‘Hotels have always been social ideas, flawless mirrors to the particular societies they service.’
Joan Didion, American Writer
We thanked and paid the driver for taking us to the guesthouse we had requested. His aged face was an honest register of local geographical knowledge. I asked him where to eat and he gave me the name of a place we passed, his recommendation finishing with the Confucian-like ‘The best place around...but not too good’.
Before we had even set foot in downtown Hanoi a man jumped up to me and began chattering with an insistence that was hard to ignore, proclaiming: ‘Hotel is shut, Hotel is shut, Hotel is shut’.
He undermined his case by then informing us that the guesthouse we intended staying in which was apparently shut, was also expensive, and had burnt down. On top of the previous three reasons, it was also dirty.
Yet his patter, although persistent was not aggressive, but more ironic and humorous. As if he knew the joke was on him by the fact he realised he was doomed to a futile exercise in attempting to change our minds - but was going to give it his best shot anyway.
He certainly had an adhesive pluck about him that made me admire and initial dislike him in equal measure. In other words he simply couldn’t leave us alone.
After one last exhortation explaining to me that the hotel which he told us was closed, expensive, had burnt down and was dirty was now actually just a restaurant. Unfortunately as we were standing outside the hotel in question that had a big neon sign that read ‘Hotel’ it was difficult to believe him. Our young new friend with a face of reddened cheeks, seeing us looking up at the sign then smiled and said: ‘Ok, you go. Enjoy Vietnam’.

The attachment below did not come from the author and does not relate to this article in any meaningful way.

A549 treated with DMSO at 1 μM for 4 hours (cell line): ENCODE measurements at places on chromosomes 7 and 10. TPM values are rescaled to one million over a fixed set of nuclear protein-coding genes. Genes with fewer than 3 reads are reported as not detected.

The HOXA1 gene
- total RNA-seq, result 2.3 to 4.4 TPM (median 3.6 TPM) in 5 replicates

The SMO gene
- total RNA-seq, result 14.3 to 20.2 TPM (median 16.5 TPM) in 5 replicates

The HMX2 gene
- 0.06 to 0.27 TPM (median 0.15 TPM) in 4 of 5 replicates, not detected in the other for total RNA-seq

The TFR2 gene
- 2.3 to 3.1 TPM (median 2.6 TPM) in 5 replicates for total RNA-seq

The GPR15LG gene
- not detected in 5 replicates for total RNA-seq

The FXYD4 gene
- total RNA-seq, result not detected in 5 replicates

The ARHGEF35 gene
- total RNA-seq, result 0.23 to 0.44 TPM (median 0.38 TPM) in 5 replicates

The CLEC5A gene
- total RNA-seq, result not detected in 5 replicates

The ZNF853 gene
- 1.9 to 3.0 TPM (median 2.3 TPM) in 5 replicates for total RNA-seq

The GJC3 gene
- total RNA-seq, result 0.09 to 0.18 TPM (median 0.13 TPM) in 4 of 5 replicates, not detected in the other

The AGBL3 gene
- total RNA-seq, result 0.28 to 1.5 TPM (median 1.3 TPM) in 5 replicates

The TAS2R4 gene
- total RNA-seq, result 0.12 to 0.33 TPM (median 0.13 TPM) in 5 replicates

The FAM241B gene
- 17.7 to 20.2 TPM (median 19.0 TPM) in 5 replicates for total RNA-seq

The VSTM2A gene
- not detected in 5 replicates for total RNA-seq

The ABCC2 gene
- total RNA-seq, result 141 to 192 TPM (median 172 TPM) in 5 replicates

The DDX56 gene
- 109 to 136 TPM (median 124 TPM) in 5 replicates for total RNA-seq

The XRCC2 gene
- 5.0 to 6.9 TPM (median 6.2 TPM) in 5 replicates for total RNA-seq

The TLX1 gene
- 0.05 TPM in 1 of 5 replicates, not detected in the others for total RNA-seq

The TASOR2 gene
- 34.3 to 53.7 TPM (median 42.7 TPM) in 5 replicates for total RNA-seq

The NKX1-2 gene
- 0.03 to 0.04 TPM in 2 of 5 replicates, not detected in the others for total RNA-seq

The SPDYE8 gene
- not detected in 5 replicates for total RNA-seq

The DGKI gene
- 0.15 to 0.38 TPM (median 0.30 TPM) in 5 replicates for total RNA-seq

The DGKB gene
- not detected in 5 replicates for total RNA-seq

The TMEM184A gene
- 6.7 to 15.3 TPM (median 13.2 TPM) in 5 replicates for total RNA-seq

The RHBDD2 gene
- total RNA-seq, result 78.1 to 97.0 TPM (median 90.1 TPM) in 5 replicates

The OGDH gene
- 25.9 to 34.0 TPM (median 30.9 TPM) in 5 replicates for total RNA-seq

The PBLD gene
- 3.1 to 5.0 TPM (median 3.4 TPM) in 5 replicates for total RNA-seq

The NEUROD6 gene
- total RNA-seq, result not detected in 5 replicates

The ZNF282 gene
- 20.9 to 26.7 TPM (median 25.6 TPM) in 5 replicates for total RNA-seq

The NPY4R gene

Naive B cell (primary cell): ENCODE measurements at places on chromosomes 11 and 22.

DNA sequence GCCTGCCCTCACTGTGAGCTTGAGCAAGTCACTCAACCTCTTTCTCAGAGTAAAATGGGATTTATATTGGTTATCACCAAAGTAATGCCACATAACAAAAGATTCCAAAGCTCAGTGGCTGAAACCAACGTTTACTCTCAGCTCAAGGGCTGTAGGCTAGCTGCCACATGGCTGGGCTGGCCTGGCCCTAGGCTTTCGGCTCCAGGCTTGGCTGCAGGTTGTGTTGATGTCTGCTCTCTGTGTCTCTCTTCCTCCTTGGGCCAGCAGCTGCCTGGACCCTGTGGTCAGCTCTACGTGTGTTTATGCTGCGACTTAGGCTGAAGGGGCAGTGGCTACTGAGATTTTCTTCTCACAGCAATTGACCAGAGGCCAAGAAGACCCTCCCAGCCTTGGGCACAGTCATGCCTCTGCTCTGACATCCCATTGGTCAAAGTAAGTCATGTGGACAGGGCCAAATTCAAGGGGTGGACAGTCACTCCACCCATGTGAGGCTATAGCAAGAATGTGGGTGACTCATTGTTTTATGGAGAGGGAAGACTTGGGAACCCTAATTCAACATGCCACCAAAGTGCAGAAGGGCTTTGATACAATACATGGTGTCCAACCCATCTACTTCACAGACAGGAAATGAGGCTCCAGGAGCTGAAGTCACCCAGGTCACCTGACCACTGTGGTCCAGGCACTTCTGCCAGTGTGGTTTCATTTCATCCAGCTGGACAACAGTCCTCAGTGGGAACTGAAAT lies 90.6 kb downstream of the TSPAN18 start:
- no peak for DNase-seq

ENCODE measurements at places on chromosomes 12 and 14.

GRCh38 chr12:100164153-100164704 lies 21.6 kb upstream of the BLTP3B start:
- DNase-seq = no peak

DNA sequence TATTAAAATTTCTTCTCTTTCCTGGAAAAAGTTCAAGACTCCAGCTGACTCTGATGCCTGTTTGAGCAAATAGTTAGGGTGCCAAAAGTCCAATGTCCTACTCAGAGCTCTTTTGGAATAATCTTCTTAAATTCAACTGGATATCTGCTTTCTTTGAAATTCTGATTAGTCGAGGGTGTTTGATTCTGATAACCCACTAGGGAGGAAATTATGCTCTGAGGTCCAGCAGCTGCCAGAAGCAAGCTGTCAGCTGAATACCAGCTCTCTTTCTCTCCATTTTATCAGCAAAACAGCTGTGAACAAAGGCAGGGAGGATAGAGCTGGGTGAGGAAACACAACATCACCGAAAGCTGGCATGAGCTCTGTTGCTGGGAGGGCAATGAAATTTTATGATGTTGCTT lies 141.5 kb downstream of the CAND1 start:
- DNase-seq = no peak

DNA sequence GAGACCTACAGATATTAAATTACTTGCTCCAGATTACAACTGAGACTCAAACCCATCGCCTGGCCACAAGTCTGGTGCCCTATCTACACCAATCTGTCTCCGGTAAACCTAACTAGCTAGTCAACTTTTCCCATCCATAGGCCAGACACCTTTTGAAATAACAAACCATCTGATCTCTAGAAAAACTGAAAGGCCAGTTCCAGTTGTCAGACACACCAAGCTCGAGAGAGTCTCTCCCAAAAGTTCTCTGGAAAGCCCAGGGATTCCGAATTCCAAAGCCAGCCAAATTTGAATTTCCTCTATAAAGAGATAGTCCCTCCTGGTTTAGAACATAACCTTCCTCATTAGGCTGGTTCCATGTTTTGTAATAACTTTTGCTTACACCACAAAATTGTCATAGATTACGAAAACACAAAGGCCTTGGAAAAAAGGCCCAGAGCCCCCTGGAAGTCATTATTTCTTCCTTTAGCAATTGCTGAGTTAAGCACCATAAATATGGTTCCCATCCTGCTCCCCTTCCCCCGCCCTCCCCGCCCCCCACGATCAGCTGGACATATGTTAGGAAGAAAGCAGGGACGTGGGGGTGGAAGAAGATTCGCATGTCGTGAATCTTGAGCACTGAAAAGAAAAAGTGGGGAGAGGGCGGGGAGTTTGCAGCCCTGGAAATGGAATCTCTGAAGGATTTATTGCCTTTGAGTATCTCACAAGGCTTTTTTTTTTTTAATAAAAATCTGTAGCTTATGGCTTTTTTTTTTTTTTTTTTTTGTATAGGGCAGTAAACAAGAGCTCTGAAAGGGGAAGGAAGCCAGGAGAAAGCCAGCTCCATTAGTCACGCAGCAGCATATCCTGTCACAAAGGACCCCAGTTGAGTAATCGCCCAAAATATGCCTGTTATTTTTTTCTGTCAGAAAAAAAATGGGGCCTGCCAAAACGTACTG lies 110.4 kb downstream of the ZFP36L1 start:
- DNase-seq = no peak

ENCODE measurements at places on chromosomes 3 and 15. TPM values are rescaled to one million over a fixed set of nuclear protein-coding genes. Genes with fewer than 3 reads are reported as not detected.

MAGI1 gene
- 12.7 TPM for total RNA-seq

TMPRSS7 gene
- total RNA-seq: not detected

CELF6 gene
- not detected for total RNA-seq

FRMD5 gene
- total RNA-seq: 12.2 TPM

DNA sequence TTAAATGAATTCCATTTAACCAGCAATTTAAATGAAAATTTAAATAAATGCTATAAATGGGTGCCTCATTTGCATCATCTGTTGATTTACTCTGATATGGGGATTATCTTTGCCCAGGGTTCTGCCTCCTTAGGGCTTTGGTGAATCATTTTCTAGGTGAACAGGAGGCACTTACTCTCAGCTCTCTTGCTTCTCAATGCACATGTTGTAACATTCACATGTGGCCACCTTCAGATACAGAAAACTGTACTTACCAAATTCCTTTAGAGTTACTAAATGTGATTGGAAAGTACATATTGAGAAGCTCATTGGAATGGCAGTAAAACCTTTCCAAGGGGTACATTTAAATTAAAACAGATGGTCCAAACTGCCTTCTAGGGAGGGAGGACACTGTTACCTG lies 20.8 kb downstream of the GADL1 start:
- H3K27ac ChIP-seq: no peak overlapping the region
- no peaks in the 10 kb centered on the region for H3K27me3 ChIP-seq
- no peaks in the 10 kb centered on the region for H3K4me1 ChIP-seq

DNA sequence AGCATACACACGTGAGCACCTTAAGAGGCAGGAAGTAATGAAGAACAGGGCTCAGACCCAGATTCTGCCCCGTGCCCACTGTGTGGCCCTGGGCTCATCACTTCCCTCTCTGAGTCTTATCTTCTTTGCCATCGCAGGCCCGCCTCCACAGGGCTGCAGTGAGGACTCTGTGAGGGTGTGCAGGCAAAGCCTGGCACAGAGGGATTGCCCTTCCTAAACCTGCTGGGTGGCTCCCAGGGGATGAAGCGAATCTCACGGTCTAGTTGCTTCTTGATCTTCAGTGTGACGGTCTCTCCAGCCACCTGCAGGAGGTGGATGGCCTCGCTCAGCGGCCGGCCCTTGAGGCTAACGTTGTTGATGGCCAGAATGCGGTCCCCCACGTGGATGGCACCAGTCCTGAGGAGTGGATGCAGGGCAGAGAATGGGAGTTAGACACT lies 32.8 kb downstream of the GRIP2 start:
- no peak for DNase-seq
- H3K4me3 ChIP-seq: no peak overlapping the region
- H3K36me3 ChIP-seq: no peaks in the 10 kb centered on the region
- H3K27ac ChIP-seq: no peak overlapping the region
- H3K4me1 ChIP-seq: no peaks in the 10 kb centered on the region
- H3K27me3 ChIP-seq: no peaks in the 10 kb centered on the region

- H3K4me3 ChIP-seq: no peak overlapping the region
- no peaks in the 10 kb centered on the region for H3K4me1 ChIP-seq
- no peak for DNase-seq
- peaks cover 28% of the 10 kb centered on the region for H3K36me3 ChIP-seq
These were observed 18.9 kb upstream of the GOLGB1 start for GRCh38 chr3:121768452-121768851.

If you were being cynical of course, you could say the smile was a disciplined one that constantly renewed itself despite having no reason to do so.
We checked into the hotel.
Surrounded by such wasted elegance in Hanoi’s Old Quarter it was inevitable that we would end up residing in dreary and uninviting lodgings.
The quality of the accommodation when travelling is so uneven that what used to be the bare minimum often becomes the grand objective.
We were met by a shuffling old man with a watchful expression and grey wisps of hair falling haphazardly. His teeth were like dishevelled tombstones in an ancient churchyard, randomly surviving but at various stages of collapse.
He had ink on his cuffs, chipped shirt buttons and a hacking cough that was nicotine stained. As were the walls.
His bluff manner was rude enough to be likeable but not contemptuous enough to be unpleasant. He led us up stairs without bannisters through a lifeless hallway, to an under furnished room starved of domesticity.
An ancient clock ticked loudly on worn sideboard, and I wondered if I could prise the batteries out without the aid of a screwdriver. The walls were dour, bare and brown as the chocolate coloured cockroaches that sped around the waste bin with such intensity they reminded me of the traffic outside.
Inured to such scuttling after nearly a year on the road, and too tired to face a hunt for another hotel I nodded to the man that we would take it, not inquisitive enough to question the forlorn wattage that acted as further protection for the disgusting scurrying creatures that served as room-mates.
As he closed the door I spotted a collection of nail clippings in the cramped bathroom on the rim of the chipped sink, and I thought to myself, first thing tomorrow I am going to leave this building and never come back.
This is an excerpt taken from Layth’s book on his time in Vietnam called “Hanoi Autobahn”.
Follow Layth on twitter @laythy29